Monday, December 06, 2010

Lowenstein Loses It

    "Over the past few months," fawns reports Roger Lowenstein, "[J.P. Morgan Chase CEO Jamie] Dimon allowed me into his inner sanctum, giving me an insider’s view of how he thinks about banking and how he runs the bank." And guess what: the soft lights, the incense and the Johnny Mathis CD just fuddled Lowenstein's judgment:
Instead of reviewing brief summaries of the bank’s operations, as his predecessor had, Dimon demanded to see the raw data — hundreds of pages detailing J. P. Morgan’s businesses every month. Instead of simply trusting his traders, Dimon put himself through a tutorial, so that he would understand the complex trades the bank was exposed to. And rather than run its mortgage machine at full throttle for as long as possible, Dimon reined in lending earlier than did others and warned his shareholders of looming trouble.
You got that, Roger, raw data? It must have been toxic raw data because it apparently blinded Dimon from the oncoming train wreck of $51 billion in losses over the last couple of years--saying nothing of the "cutting corners" (aka "grand theft notary fraud") "in processing home foreclosures."   And forget how it was "embarrassed by" its piratical overdraft fees--"embarrassed by," as if the fees plopped out of the sky onto Dimon's well-coiffed pate.  For all those of you assembling a thesaurus entry on "gush," we offer the following compendium:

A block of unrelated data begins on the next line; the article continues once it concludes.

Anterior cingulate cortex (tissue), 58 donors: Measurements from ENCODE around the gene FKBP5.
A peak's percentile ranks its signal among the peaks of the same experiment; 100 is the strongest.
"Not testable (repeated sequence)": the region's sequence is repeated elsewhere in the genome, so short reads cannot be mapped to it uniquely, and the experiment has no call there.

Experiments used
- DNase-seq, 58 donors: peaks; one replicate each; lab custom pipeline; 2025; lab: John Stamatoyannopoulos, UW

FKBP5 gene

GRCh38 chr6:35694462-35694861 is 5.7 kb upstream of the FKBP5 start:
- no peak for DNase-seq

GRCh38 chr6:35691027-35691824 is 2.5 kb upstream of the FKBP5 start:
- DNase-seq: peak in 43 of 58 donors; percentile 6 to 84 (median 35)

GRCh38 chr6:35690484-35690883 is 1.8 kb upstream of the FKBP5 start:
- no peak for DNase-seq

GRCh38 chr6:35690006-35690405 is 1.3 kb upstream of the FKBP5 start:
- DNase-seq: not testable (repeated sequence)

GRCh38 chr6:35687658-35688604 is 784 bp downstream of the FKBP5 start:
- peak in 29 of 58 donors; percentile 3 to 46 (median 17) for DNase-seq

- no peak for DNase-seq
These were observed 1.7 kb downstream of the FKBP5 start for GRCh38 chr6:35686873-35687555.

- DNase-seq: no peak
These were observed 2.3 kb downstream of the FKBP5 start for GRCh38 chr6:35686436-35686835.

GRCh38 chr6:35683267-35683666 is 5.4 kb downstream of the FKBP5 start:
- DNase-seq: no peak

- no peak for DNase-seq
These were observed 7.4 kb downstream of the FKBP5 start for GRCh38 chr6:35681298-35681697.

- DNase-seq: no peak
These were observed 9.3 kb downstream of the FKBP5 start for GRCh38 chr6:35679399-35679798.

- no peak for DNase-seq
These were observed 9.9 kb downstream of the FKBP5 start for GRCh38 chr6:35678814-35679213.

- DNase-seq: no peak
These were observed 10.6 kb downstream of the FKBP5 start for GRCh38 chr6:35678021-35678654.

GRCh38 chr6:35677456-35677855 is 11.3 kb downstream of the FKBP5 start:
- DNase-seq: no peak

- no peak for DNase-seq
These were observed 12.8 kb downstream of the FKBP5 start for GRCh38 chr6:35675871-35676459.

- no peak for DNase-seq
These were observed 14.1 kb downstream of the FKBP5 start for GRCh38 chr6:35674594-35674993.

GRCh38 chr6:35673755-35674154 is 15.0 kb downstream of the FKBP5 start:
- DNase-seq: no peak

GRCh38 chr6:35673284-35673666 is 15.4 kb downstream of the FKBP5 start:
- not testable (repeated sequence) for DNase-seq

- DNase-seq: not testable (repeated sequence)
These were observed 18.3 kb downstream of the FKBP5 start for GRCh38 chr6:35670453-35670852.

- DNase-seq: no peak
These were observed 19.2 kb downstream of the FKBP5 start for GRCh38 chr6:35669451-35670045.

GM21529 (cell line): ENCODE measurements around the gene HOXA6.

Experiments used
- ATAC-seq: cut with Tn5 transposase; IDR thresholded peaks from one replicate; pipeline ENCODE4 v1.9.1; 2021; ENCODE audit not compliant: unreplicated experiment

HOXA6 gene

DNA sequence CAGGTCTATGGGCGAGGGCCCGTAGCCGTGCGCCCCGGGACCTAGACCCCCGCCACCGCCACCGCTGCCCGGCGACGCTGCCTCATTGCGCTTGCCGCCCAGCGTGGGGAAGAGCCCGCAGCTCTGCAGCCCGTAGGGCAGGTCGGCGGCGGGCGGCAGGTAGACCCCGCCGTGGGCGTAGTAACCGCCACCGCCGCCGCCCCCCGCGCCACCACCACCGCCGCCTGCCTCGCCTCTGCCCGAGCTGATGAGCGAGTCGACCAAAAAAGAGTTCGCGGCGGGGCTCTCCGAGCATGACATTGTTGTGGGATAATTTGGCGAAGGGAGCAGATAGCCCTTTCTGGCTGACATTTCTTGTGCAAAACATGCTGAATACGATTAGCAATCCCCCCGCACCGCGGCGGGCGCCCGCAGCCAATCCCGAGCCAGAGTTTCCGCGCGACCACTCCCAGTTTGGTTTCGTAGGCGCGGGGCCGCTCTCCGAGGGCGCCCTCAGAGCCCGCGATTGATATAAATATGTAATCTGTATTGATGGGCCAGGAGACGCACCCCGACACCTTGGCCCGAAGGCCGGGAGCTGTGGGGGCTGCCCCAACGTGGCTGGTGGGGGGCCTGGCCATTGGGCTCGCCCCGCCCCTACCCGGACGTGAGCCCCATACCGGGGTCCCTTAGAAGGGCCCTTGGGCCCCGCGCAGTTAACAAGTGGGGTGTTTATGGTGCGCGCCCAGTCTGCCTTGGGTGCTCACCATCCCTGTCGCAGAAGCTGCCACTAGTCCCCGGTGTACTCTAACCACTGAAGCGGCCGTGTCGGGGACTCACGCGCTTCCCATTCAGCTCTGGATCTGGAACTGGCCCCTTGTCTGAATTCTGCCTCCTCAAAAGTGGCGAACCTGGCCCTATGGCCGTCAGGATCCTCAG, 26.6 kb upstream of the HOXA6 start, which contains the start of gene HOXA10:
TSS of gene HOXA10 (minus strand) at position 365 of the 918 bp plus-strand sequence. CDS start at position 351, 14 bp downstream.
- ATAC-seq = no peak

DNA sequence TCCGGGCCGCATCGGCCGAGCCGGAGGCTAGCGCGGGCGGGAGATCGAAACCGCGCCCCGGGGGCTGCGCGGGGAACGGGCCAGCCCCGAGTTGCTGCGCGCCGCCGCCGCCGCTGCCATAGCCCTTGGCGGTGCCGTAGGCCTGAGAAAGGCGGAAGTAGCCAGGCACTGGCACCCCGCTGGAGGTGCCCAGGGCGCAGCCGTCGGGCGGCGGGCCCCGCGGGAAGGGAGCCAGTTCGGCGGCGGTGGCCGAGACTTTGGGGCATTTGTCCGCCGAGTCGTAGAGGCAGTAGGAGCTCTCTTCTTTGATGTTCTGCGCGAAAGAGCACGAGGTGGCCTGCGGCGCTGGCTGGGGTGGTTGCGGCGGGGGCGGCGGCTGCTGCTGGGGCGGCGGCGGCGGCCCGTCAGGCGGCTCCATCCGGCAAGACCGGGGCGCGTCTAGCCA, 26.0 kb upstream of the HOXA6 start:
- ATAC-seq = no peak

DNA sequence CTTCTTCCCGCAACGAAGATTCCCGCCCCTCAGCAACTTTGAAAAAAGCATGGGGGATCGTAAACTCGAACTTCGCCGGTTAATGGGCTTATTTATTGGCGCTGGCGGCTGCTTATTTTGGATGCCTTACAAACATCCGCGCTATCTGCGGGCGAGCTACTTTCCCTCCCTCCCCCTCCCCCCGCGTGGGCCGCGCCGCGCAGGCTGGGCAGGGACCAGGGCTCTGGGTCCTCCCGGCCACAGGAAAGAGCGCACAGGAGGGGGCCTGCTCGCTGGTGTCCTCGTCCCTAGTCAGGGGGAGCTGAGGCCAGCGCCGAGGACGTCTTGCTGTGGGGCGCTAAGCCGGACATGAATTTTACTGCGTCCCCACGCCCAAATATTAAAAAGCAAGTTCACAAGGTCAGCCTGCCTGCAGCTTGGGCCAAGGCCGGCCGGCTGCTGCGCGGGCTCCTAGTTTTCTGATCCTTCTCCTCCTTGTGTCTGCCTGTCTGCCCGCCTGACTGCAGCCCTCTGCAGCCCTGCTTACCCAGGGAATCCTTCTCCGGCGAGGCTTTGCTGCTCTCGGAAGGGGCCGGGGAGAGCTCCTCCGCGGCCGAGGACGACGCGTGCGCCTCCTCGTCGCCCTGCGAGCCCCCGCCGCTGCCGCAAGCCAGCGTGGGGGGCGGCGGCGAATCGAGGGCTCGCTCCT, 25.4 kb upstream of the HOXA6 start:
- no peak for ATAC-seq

The popular animus has come as a shock to Dimon. ... Dimon sees himself as a patriotic citizen. ... At home, Jamie absorbed a first-generation reverence for America ... Like the mechanic who grew up in a body shop, Dimon today is intimately familiar with the details of his trade.... DIMON’S LIFE IS WORK and family (he has three 20-something daughters). On weekends, he consumes a mountain of printed material; he arrives on Monday with a penned list of questions for subordinates (he carries the list in his breast pocket, crossing off items as he grabs people in the hallways). ...
Oh, you get the drift. Yes, yes I know. Lowenstein does slip in a bit of useful background here and there among the spasms. But here is a  guy who made his bones in a biography of Warren Buffett, iconic as our most successful investor, in which Lowenstein positioned himself as informed, inquisitive, dogged and sympathetic, yet ultimately undazzled. Somewhere between Buffett and Dimon, some Friday night in a bar in Soho, he seems to have dropped his crap detector. Read the piece if you want: it is not a 100 percent waste of time.  But keep reminding yourself: this is a guy who lost $51 in two years. I hate to think what Lowenstein would have written had he lost just $50 billion.

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